[Standards-JIG] JEP-0017 Framing: Why was it rejected?

David Waite dwaite at gmail.com
Thu Oct 21 00:18:15 UTC 2004


On my long list of advantages of a non-xml framing protocol, speed
didn't even make it.

1. You could push well-formedness checking of xml off to the endpoints
(or the component doing XMPP-core protocol translation)
2. Easier message validation and rejection.
3. Messages could be split up on arbitrary binary boundaries, rather
than requiring full stanzas. Currently, a client can only receive one
stanza at a time, and a client's only option for rejecting a stanza
due to size is to close the connection.
4. You can actually use off the shelf XML tools, rather than having to
hunt down or cobble together a push/pull parser that doesn't do
internal buffering, writing your own DOM or cobbling together creation
code based on the push/pull parser events, writing your own
serialization code to deal with the namespace funkiness...
5. Stanzas could be Xml documents,rather than quasi-documents existing
as top-level elements in a framing document.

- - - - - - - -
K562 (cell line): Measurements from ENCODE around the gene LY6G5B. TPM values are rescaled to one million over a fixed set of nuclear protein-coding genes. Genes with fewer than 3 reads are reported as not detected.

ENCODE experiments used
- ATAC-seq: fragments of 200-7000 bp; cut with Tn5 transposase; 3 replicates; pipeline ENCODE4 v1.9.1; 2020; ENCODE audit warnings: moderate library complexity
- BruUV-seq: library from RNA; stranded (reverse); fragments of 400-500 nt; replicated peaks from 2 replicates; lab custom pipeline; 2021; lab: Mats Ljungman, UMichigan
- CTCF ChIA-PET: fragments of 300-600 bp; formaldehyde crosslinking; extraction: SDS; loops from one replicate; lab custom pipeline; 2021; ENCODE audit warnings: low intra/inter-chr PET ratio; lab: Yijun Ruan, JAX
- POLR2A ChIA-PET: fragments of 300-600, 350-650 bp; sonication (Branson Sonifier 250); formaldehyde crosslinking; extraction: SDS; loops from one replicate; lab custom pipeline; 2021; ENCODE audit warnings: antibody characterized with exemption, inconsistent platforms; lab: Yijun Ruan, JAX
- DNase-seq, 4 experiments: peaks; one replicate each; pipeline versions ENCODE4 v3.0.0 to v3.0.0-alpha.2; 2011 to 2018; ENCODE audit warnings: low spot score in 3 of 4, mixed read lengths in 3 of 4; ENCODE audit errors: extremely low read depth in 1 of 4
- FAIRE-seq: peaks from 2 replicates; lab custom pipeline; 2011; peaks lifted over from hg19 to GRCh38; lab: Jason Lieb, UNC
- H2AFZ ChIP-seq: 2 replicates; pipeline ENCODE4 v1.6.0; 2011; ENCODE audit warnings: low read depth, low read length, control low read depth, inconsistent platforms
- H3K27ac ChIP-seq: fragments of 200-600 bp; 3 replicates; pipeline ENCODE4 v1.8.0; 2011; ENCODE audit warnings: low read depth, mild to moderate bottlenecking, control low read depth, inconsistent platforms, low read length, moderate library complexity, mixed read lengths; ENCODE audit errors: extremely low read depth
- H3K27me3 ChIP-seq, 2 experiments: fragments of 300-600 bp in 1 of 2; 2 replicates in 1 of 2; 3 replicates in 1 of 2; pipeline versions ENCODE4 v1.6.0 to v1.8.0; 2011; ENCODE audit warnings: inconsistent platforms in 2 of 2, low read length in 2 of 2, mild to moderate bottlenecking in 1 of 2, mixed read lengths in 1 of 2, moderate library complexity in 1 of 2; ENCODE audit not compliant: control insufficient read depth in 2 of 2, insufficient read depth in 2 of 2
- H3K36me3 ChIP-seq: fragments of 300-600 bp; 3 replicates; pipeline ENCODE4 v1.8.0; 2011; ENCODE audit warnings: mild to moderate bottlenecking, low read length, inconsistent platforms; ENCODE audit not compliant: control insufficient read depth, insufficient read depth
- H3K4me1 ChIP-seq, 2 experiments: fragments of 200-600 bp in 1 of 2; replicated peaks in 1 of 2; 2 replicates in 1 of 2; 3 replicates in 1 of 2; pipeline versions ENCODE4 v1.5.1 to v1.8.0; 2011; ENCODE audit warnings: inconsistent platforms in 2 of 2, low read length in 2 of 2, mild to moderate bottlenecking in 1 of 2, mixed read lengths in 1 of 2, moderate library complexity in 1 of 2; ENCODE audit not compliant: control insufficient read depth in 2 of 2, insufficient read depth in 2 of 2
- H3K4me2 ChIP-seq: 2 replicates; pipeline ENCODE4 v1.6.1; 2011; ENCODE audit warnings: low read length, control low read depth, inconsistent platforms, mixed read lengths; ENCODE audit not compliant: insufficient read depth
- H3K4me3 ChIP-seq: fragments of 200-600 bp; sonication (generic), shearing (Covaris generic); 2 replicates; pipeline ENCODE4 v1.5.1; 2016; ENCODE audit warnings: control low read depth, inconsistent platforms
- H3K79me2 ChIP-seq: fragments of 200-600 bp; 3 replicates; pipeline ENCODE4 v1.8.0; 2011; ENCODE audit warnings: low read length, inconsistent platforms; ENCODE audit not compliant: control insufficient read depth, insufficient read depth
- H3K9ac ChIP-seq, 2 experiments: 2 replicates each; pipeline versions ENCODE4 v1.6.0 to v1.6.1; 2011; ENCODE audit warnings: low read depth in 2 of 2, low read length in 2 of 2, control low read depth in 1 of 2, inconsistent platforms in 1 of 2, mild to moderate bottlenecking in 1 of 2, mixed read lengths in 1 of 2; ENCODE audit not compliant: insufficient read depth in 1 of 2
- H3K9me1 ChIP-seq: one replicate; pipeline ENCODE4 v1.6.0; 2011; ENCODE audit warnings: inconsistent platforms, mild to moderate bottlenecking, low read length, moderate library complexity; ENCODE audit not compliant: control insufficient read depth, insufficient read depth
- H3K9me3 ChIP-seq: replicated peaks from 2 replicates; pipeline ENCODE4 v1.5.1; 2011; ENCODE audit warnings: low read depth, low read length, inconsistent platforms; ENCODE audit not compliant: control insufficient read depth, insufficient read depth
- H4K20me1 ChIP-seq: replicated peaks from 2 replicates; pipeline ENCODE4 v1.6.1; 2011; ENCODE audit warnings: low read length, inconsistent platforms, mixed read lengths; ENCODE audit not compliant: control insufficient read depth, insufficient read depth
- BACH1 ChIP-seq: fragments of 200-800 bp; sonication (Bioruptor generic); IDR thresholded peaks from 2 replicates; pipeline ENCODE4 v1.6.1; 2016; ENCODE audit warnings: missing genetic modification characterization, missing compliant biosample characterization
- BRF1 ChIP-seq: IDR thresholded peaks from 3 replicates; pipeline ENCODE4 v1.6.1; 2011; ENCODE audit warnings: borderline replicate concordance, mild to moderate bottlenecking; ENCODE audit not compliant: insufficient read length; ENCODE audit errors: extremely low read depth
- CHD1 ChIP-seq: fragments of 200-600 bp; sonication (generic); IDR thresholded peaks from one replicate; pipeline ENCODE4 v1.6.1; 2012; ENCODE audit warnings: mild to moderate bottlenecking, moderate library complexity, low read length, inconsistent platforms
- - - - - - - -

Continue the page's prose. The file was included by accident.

6. If the routing information is on the frame rather than in the
message, you can have clear separation of user content and routing
requirements/values (rather than embedding extra routing information
as an extension within message bodies)
7. If the body is treated opaque, you could actually support in-band
digital signatures and encryption for 'standard' xml end-to-end
encryption (without base-64 encoding, as you usually have to do now,
based on your transformation setup).
8. If the body is treated as 8-bit safe opaque, you can do in-band
transfers without base64 encoding.

On Wed, 20 Oct 2004 19:47:48 +0200, Heiner Wolf <wolf at bluehands.de> wrote:
> It makes sense in some applications. When the XMPP RFC news hit slashdot.org the only concern was that XMPP is not suited for large scale applications. Message routers must parse all traffic just to find destination addresses. Some people say that in order to process 10.000.000 messages per minute (even distributed over many processors) you need to get to the destination address quickly. You need framing, because 10.000.000 XML parsers cost way too much CPU. Maybe time and performace increases invalidate this argument. But it would be interesting to know what really is the bottleneck in todays very large messaging networks.



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